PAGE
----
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Old September 4th, 2006, 08:41 AM   #20
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Quote:
Originally Posted by Barry Gribble
I have to respectfully disagree with the HD suggestions. It certainly doesn't sound like they are going to want to shoot anything in HD for years and years (by then you'll be ready to upgrade), and it doesn't sound like they will be too excited about the marginal increase in quality that you get shooting HD and downconverting to an SD output. I think that the extra couple thousand that you would save going with a DVX100 will be better spent on other things that will make a more immediate improvement to your output.
I recently covered a week long festival with my buddy. He has a DVX 100B and I shot with 2 FX-1s. I dumped the HD footage into Vegas and downconverted it. Then we layed his DVX footage in beside it. He said he was "embarrassed" by the image quality of the DVX compared to the FX-1s.

You are also not taking into account the 16:9 factor. That will come into play very soon.
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Old September 4th, 2006, 08:41 AM   #21
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Also, the FX-1s aren't a couple thousand more than DVXs. At most it is a couple hundred.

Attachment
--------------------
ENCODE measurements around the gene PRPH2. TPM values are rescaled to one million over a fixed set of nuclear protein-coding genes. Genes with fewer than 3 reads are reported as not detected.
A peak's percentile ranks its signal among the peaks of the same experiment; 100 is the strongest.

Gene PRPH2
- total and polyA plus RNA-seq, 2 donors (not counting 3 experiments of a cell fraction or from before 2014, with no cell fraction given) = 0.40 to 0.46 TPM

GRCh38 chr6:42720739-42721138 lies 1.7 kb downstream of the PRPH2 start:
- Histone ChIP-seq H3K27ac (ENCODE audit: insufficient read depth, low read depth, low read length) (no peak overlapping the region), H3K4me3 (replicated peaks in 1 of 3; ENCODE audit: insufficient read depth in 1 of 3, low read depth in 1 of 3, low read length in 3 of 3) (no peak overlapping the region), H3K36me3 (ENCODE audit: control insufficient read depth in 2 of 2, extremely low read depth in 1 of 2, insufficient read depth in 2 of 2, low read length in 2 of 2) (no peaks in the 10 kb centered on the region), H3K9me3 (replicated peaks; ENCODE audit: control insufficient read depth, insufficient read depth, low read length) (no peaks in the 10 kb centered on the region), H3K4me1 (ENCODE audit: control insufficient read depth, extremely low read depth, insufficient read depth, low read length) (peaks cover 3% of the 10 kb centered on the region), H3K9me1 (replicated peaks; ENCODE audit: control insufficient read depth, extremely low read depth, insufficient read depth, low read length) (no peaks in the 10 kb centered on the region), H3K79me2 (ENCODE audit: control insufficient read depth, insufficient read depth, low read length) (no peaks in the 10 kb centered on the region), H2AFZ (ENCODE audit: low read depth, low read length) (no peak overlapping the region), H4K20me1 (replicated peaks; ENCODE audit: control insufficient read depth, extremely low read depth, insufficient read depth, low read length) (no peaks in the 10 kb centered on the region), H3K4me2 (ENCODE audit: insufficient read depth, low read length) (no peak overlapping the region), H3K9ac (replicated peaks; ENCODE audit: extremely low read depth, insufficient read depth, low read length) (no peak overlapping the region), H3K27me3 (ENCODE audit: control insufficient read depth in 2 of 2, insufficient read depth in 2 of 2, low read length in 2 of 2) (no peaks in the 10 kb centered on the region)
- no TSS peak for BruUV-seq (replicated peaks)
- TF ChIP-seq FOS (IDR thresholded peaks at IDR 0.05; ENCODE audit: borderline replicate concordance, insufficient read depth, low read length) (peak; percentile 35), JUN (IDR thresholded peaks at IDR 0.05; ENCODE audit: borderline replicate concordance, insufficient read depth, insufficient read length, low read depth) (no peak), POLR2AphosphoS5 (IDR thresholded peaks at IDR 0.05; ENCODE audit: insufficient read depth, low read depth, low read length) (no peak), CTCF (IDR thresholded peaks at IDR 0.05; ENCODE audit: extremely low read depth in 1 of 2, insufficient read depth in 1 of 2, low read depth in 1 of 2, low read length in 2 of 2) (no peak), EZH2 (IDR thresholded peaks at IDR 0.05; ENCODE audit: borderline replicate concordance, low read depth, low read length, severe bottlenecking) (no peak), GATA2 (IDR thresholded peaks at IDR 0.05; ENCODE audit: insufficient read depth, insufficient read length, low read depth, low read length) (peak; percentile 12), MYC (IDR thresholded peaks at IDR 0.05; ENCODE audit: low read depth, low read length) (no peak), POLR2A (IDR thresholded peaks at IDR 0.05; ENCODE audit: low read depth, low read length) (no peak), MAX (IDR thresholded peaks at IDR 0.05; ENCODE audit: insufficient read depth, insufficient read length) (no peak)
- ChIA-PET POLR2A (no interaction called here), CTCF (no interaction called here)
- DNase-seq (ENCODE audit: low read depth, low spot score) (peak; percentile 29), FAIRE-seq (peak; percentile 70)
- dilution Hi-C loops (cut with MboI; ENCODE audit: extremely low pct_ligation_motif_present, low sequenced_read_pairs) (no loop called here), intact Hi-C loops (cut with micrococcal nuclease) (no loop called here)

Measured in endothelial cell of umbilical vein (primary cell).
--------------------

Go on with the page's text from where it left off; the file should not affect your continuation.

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Old September 4th, 2006, 03:47 PM   #22
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Quote:
Originally Posted by Gareth Watkins
not only is VHS toast, but regular DV isn't that far behind it...
Maybe in the prosumer world, sure, but not in the business world. I have done shoots straight to VHS tape for a large, national public relations company as recently as 2005. It might be fun to be on the bleeding edge of camera technology, but that doesn't necessarily translate to financial success in the business world if the customers aren't asking for HDV. SD cameras will continue to be in use for as long the customers keep asking for them... And, as of this week, they still are. :-)

Last edited by Brian Wells; September 4th, 2006 at 04:17 PM.
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Old September 5th, 2006, 01:20 AM   #23
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Quote:
Originally Posted by Brian Wells
It might be fun to be on the bleeding edge of camera technology, but that doesn't necessarily translate to financial success in the business world if the customers aren't asking for HDV. SD cameras will continue to be in use for as long the customers keep asking for them... And, as of this week, they still are.
But again, note that any of the HD cameras they might be considering can also shoot both regular and widescreen SD, so there's nothing to lose and everything to gain by getting HD-capable gear. SD-only cameras are a poor investment these days unless you have a very specific reason to buy one.